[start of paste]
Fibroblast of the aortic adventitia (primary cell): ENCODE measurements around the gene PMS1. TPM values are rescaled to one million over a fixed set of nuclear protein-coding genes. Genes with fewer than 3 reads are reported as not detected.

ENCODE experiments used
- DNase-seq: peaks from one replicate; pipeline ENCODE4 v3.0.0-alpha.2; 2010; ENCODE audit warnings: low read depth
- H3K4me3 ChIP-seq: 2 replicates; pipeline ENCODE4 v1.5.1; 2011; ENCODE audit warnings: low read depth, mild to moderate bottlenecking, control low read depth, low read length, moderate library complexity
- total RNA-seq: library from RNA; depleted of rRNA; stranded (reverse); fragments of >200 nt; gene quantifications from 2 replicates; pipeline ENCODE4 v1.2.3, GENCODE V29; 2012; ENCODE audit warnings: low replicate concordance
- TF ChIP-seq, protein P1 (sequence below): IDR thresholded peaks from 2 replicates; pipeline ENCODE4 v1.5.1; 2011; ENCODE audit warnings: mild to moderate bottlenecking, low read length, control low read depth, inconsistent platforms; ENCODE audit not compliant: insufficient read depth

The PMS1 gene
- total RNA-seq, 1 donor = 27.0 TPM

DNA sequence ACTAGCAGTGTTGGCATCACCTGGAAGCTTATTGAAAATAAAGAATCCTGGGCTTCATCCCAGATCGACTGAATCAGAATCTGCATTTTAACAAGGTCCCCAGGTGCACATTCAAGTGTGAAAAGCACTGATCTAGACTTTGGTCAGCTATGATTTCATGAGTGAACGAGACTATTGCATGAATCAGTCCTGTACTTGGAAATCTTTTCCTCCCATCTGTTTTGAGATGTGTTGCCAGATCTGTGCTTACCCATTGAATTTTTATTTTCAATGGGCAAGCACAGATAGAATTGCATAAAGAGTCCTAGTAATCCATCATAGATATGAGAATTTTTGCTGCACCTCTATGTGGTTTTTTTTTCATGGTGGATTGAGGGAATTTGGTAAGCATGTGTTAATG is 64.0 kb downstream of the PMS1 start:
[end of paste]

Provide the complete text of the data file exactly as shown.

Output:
Fibroblast of the aortic adventitia (primary cell): ENCODE measurements around the gene PMS1. TPM values are rescaled to one million over a fixed set of nuclear protein-coding genes. Genes with fewer than 3 reads are reported as not detected.

ENCODE experiments used
- DNase-seq: peaks from one replicate; pipeline ENCODE4 v3.0.0-alpha.2; 2010; ENCODE audit warnings: low read depth
- H3K4me3 ChIP-seq: 2 replicates; pipeline ENCODE4 v1.5.1; 2011; ENCODE audit warnings: low read depth, mild to moderate bottlenecking, control low read depth, low read length, moderate library complexity
- total RNA-seq: library from RNA; depleted of rRNA; stranded (reverse); fragments of >200 nt; gene quantifications from 2 replicates; pipeline ENCODE4 v1.2.3, GENCODE V29; 2012; ENCODE audit warnings: low replicate concordance
- TF ChIP-seq, protein P1 (sequence below): IDR thresholded peaks from 2 replicates; pipeline ENCODE4 v1.5.1; 2011; ENCODE audit warnings: mild to moderate bottlenecking, low read length, control low read depth, inconsistent platforms; ENCODE audit not compliant: insufficient read depth

The PMS1 gene
- total RNA-seq, 1 donor = 27.0 TPM

DNA sequence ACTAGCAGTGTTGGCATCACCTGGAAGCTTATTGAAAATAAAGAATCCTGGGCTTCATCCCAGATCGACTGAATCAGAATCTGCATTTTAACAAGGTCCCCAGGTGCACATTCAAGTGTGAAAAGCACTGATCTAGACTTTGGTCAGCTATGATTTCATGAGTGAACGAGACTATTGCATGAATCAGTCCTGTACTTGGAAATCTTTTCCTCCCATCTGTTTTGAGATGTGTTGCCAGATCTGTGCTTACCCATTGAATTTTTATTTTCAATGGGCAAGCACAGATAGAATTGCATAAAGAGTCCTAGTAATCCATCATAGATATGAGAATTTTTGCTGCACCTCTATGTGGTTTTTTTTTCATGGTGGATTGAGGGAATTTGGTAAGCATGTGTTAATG is 64.0 kb downstream of the PMS1 start: